Researchers observed a significant progression-free survival (PFS) benefit in patients with hormone receptor-positive (HR+), HER2-negative (HER2-) metastatic breast cancer (mBC) who switched to endocrine therapy (ET) plus ribociclib after progression on anti-estrogen therapy plus CDK4/6 inhibition, according to research presented at the 2022 ASCO Annual Meeting.
“While there are observational data supporting the potential benefit of treating with a CDK4/6 inhibitor and switching the endocrine therapy after progression on a CDK4/6 inhibitor, there have been no prospective randomized trials reported with this approach,” said presenter Kevin Kalinsky, MD, of the Winship Cancer Institute at Emory University in Atlanta, Georgia.
Researchers conducted a phase 2, multicenter, randomized trial (MAINTAIN; ClinicalTrials.gov Identifier: NCT02632045) to evaluate the efficacy of fulvestrant or exemestane with or without ribociclib in patients with HR+, HER2- mBC whose cancer previously progressed on a CDK4/6 inhibitor plus ET.
The double-blind trial included men or women with measurable or non-measurable HR+/HER2- mBC. Patients were randomly assigned to receive fulvestrant or exemestane with or without ribociclib. Patients treated with prior fulvestrant received exemestane as ET, and those treated with prior exemestane received fulvestrant as ET. In cases where neither prior fulvestrant or exemestane had been received, fulvestrant (per investigator discretion) was encouraged. The primary endpoint was PFS.
There were 119 randomly assigned and evaluable patients included in the analysis. The median age was 57.0 years, roughly 74% of patients were White, and 1 patient was male.
For ET, 83% of patients received fulvestrant and 17% received exemestane. Prior CDK4/6 inhibitors included palbociclib (~86%), ribociclib (~12%), and abemaciclib (~2%).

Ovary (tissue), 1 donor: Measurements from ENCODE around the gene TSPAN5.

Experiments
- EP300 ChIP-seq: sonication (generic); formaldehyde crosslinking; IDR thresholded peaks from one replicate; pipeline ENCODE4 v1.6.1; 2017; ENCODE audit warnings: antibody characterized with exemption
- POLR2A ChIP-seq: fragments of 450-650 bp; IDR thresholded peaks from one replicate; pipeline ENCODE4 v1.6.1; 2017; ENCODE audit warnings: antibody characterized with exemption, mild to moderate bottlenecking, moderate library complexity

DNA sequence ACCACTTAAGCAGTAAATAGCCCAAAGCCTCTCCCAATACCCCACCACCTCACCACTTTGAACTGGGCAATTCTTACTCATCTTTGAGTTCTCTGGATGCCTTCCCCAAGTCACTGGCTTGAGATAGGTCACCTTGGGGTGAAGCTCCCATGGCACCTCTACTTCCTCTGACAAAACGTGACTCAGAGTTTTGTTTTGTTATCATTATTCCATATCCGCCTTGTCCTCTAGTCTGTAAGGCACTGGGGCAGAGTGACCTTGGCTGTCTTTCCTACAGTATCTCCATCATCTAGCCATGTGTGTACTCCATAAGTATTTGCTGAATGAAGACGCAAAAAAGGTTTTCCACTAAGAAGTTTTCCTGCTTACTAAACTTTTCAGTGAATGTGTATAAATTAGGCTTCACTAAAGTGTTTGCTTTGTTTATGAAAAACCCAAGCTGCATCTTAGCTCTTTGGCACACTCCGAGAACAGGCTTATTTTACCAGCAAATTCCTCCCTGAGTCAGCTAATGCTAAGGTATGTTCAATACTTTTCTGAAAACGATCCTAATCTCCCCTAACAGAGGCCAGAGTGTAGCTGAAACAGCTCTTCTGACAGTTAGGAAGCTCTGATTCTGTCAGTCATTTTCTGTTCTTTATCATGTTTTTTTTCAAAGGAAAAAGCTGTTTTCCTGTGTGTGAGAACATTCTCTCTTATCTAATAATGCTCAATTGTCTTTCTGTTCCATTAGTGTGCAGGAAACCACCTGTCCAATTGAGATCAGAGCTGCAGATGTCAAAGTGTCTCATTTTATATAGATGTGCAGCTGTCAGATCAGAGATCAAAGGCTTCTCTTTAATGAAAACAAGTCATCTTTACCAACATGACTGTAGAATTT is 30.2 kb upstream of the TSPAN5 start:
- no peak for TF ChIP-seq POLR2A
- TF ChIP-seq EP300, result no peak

The researchers observed a statistically significant PFS improvement in patients randomly assigned to receive fulvestrant or exemestane with ribociclib compared with ET plus placebo. The median PFS was 5.29 months and 2.76 months, respectively (hazard ratio [HR], 0.57; 95% CI, 0.39-0.95; P =.006).
At both 6 and 12 months, the PFS rate was higher in the ribociclib arm than in the placebo arm (6 months, 41.2% vs 23.9%; 12 months, 24.6% vs 7.4%).
Treatment-related adverse events that were more common with ribociclib than with placebo included neutropenia (all grades, 72% vs 15%; grade 3, 38% vs 0%) and thrombocytopenia (all grades, 25% vs 5%).
Anemia was common in both the ribociclib and placebo arms (all grades, 23% vs 22%, respectively). Pneumonitis occurred in 3 patients in the ribociclib arm. Grade 3 infection was reported in 3 patients in the ribociclib arm and 0 patients in the placebo arm.
“This is the first randomized trial to show the benefit of ribociclib and switching endocrine therapy after progression on a CDK4/6 inhibitor,” concluded Dr Kalinsky. “Ribociclib plus endocrine therapy led to a statistically significant improvement in progression-free survival compared to placebo plus endocrine therapy in participants with tumor progression following a CDK4/6 inhibitor.”
Disclosure: Some study authors declared affiliations with biotech, pharmaceutical, and/or device companies. Please see the original reference for a full list of authors’ disclosures.
Kalinsky K, Accordino MK, Chiuzan C, et al. A randomized, phase II trial of fulvestrant or exemestane with or without ribociclib after progression on anti-estrogen therapy plus cyclin-dependent kinase 4/6 inhibition (CDK 4/6i) in patients (pts) with unresectable or hormone receptor–positive (HR+). Presented at ASCO 2022; June 3-7, 2022. Abstract LBA1004.